Between January 1, 1992 and December 31, 1997, a cytopathological diagnosis of follicular variant of papillary thyroid carcinoma (FVPC) was made on a series of 16 out of 18 patients with palpable nodules who underwent fine-needle aspiration biopsy (FNAB) in our Department. The results of aspiration biopsy were followed by histopathological examination of the surgically excised tissues. There were three false-negative aspirations (16.6%), of which two were probably bound to fine-needle sampling and one due to a mixture of benign and malignant cells which had originally gone unrecognized. The accuracy of the cytopathologic diagnosis in this variant was 88.8%.
An analysis of the diagnostic cytopathological criteria was performed, which demonstrated the importance of both architectural features (monolayered and branching sheets, microacinar structures, and their combinations) and nuclear features (presence of nuclear grooves). Background -bound features were mainly represented by dense, nonfilamentous colloid.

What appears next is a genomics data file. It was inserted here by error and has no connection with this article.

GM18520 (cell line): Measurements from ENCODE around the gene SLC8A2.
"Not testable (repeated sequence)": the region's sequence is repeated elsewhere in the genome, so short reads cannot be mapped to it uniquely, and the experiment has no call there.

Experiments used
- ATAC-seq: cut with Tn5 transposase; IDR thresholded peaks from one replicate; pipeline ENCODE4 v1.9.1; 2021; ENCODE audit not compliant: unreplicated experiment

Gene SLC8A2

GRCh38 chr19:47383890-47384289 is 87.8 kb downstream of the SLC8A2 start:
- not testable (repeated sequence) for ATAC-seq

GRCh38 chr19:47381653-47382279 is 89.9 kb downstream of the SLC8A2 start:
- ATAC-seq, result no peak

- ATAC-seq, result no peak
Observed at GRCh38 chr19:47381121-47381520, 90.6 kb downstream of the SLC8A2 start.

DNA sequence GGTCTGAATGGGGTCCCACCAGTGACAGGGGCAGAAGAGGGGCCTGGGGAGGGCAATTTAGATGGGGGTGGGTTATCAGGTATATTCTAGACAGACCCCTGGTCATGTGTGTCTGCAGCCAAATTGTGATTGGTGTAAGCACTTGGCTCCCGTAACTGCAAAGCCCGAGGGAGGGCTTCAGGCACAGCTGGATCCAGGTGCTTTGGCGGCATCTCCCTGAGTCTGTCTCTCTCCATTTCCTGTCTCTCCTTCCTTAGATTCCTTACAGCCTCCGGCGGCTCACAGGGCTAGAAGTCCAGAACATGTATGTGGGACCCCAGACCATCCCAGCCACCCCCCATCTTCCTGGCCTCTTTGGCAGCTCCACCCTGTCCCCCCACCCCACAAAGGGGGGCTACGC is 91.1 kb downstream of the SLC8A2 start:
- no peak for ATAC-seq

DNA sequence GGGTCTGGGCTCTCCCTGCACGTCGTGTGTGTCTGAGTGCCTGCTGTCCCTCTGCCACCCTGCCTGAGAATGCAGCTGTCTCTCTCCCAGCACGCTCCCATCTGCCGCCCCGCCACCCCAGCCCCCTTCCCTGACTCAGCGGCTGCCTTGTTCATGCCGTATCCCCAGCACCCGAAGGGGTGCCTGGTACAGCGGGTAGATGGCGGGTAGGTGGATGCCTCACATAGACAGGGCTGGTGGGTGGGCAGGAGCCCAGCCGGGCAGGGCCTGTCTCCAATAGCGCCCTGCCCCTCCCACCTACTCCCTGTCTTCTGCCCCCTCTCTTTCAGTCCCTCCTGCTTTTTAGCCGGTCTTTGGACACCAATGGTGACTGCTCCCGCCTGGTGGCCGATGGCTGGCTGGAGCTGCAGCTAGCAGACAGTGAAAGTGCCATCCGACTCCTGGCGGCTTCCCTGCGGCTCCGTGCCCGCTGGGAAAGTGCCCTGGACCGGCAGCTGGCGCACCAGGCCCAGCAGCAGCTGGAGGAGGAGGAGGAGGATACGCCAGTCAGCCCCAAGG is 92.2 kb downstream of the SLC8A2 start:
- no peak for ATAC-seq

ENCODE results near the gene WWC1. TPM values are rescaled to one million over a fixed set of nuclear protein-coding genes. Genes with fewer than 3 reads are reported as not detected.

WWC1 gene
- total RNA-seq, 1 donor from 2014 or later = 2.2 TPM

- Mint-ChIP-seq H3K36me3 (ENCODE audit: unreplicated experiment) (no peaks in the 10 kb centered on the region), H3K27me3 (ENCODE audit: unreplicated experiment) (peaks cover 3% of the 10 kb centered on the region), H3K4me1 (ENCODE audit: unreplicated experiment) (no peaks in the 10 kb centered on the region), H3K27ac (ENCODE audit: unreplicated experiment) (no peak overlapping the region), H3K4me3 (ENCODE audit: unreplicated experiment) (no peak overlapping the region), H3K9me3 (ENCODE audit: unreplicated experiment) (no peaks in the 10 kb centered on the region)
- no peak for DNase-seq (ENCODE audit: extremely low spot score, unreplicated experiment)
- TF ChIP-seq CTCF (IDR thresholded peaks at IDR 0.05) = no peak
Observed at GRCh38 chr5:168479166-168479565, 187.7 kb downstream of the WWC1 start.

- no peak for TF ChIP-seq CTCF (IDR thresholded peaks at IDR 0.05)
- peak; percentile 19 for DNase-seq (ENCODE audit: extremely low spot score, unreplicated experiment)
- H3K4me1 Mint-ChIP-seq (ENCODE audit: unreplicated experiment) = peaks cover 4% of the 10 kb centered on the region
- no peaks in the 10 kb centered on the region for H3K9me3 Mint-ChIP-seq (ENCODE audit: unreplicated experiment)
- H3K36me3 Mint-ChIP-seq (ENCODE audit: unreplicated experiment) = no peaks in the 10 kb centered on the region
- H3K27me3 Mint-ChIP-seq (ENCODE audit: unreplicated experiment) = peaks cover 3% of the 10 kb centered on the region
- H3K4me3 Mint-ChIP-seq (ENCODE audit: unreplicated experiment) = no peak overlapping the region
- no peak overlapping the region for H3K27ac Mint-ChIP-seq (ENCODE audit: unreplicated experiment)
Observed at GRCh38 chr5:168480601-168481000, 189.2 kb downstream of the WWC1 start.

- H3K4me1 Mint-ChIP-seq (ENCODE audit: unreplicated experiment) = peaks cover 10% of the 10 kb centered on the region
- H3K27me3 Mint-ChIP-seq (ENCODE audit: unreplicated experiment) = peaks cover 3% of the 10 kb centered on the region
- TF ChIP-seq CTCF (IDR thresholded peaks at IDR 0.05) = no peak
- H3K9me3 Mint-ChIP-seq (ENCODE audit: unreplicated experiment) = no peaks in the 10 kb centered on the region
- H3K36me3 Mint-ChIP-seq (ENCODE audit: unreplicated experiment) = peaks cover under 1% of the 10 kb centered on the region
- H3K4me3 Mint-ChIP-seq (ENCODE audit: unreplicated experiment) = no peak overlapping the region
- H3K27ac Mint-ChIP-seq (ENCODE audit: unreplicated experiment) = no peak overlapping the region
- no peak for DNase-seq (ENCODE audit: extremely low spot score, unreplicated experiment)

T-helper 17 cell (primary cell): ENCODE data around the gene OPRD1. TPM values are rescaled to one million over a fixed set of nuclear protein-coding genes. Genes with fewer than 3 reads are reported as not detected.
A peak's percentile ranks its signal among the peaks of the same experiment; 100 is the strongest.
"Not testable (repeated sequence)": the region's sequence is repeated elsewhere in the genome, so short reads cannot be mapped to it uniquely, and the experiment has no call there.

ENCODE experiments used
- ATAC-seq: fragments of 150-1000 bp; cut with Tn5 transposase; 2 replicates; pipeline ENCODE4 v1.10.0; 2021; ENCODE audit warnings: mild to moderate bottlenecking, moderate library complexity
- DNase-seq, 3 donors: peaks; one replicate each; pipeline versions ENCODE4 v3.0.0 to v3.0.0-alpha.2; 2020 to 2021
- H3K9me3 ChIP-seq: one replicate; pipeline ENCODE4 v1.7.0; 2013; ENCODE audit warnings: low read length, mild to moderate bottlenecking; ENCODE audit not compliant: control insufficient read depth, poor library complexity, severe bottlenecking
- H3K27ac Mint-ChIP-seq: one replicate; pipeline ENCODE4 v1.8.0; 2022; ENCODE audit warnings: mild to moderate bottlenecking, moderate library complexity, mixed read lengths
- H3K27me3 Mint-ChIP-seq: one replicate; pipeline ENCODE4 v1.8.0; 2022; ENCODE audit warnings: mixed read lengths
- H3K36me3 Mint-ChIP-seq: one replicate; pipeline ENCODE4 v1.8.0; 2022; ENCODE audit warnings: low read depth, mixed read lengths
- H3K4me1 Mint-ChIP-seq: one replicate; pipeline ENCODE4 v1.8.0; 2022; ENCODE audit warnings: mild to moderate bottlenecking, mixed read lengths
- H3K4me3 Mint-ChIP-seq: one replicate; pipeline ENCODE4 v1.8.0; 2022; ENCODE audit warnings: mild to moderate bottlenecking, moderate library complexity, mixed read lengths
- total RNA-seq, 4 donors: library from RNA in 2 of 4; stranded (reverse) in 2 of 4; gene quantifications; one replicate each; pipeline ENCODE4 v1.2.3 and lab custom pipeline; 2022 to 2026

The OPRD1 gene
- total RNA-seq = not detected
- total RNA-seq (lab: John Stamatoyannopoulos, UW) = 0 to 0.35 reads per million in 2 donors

The cytopathologic findings in FVPC were compared to those found in a series of 10 usual papillary carcinomas (UPC) and 10 follicular neoplasms (FN). These latter had originally been diagnosed by FNAB and were subsequently classified histologically as follicular adenoma (n = 6), follicular carcinoma (n = 3), or adenomatoid colloid nodule (n = 1).
Statistical evaluation was performed on the cytopathological findings in the three classes of lesions (FVPC, UPC, and FN) as to their presence and relative frequency or absence by using a nonparametric one-way ANOVA (Kruskall-Wallis) and, where necessary, a Mann-Whitney U test.
Papillary cellular fragments and multinucleated giant cells (P < 0.005), nonfilamentous dense colloid, squamoid cells, and syncytia were significantly more represented in UPC than in FVPC (P < 0.05), while histiocytes were significantly more frequent in FVPC (P < 0.005). Other nuclear and/or background features were significant only in the distinction between papillary carcinomas as a group and FN.
The cytological differential diagnosis of the FVPC is briefly discussed with relevance to the possible pitfalls caused by its peculiar cyto- and histomorphology. Diagn. Cytopathol. 2001;25:86–93. © 2001 Wiley-Liss, Inc.